Sunday, September 26, 2010

Giveaway Alert

Chinook Designs is giving away a $55 gift certificate to CSN storesClick here to sign up at Chinook Designs.  I went over to the main site and discovered that I could buy anything from a new bed to dinnerware to shoes to eco-friendly luggage online and usually with free shipping.  Here are a couple of things on my wish list:
I could get the corgi boys fitted out in a studded blue leather collar

Alessi Orientales set of serving have to see these...
...the sushi set...
...the salt and pepper...
...and of course, here is what I would actually buy if I won...the full spectrum SPT EasyEye Energy Saving Floor Lamp

Sunday, September 19, 2010

Saltillo goes Armenian

A few weeks ago I posted that I had started a wide peyote stitch cuff.  My husband actually expressed interest in having it, but when push came to shove, he backed out and I finished it to fit my wrist.
weighing in at 48 mm wide X 190 mm long

three snaps close this baby
you can see the overlap where the snaps are sewn
The pattern is by Pascale Guichaoua-Mikovic and appeared as an on-line project in Bead&Button magazine in 2009.  I altered it only a tiny bit, but have listed at the end of the post some other ideas I might try  if I make another.  Every time I make a wide, high contrast, highly detailed cuff which includes black, white, and some other bright colors, I get people who want to buy it on the spot. Except they want to pay $40. 

My goal was was to get a group of items up for sale by the end of the summer, but this hasn't happened.  One stumbling block is pricing.  I have seen loads of advice on this.  The reality is that I'm a hobbyist and I want to make enough to pay for my hobby.  But I also have feelings about undercutting artists and designers who make a living selling their work.  I have one avenue I need to investigate - an arts center in the town where I work which has an under $100 gallery. Perhaps I'll go and check out the local pricing.

I was wearing this today when I went shopping and a woman asked me if I had done the cross stitching.  I told her I made it but that it was about 4,000 tiny glass beads.  Her jaw hit the floor.  I wish I had a camera to capture the look on her face.  I took it off because she wanted to get a closer look.  Then she called over a friend who was with her.  Both were amazed.  I'm pretty amazed too.  But each time I finish something I start thinking about what I need to do differently (ditch the palest grey, which actually appears white - and use the cream, which is actually the Delica flesh-tone; give the center medallion the same interesting indentations with red dots that the triangle shapes surrounding the medium grey wedges have; use more of the metallic bronze which just reads brown in these pics, but actually really pops).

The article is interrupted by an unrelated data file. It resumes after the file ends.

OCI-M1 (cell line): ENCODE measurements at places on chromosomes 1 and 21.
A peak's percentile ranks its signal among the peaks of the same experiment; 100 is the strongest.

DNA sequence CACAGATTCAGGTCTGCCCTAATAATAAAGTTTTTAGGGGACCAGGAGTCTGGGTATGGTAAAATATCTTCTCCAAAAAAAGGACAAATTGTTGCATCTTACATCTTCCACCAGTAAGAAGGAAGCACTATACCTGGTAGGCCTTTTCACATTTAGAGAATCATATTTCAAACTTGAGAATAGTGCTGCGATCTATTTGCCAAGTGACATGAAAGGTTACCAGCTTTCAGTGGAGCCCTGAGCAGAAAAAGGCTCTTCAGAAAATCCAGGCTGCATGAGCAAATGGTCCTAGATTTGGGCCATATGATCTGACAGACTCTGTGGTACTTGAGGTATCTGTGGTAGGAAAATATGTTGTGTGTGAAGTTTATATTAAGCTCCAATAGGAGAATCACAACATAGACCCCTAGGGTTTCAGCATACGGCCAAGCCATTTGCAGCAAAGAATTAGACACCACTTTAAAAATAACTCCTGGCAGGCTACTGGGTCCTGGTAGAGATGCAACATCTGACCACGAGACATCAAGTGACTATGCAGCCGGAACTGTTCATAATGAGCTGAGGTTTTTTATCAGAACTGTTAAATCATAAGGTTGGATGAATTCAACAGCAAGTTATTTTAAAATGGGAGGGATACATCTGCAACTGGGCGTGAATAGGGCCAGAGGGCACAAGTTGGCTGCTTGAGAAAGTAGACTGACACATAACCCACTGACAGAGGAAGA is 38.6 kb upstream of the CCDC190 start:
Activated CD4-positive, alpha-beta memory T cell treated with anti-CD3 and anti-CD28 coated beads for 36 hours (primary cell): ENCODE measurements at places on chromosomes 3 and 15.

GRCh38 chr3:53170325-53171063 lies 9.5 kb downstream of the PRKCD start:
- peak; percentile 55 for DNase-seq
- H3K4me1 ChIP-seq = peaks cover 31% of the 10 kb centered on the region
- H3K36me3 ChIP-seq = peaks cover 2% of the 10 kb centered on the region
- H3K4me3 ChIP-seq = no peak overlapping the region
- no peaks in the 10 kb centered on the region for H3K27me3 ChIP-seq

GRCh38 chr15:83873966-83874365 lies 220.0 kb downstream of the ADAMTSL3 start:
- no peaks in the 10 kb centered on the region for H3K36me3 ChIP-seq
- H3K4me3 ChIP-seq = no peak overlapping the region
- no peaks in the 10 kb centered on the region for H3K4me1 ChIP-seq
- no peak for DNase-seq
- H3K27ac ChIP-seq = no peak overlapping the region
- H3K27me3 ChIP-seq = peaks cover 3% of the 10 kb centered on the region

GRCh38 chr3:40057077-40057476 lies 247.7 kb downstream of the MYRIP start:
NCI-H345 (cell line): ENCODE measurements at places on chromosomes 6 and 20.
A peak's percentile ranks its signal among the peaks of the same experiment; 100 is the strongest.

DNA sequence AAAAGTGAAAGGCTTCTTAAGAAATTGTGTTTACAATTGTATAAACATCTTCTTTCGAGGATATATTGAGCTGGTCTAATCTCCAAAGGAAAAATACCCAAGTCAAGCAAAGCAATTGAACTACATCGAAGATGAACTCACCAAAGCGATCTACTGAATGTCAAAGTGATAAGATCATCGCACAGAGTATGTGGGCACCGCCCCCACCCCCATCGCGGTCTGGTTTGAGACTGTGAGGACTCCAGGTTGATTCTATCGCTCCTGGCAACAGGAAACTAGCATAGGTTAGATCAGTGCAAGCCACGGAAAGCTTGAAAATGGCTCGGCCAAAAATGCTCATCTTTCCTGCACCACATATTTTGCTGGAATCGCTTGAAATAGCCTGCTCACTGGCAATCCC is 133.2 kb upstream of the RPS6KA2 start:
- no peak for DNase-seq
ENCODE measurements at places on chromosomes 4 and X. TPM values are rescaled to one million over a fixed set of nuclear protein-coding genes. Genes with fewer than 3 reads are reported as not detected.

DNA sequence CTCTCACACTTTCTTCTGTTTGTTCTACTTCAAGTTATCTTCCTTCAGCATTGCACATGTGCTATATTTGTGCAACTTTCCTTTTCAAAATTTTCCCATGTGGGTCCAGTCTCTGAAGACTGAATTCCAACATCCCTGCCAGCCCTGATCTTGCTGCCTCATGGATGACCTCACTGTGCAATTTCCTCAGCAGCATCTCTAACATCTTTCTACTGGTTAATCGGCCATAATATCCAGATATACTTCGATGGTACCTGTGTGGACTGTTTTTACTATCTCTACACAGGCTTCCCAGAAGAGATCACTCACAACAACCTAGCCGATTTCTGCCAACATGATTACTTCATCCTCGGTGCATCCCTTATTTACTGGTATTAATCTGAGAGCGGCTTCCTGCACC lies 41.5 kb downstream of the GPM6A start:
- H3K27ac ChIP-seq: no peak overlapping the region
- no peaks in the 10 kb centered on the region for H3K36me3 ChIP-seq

The snaps were suggested by Kokopelli.  I was thinking that I would use a long tube bar closure.  Check out the link to Monsterslayer's selection.  They have a 40mm 7-loop clasp!  When I started playing with the piece, I realized that the ends joining formed just as interesting design as the center.

Sunday, September 12, 2010

Badlands Butterfly

This is where I started last night. I pulled out the 16 gauge steel wire and the shop hammers. Yes, I have a proper chasing hammer, but I don't like to use it with steel. Besides, the model I was following used a ball peen to beat up and age the wire. Basically this design is about 10 miles from where I started earlier in the evening. The chain between the swan hooks I visualized as 6 mm honey jade, but the only wire I had that would pass through the jade didn't look good with the steel. Then I worked to combine the plain & fancy to see if I could get something going even with the crystal. I sort of like it, but it isn't really a wearable piece - at least not for my lifestyle.  But I had fun making all the charms. 
fully loaded

Then I decided to make another bangle. I realized I really liked the slightly golden hue of the vanilla crystals and would wear the piece without the tchotchkies.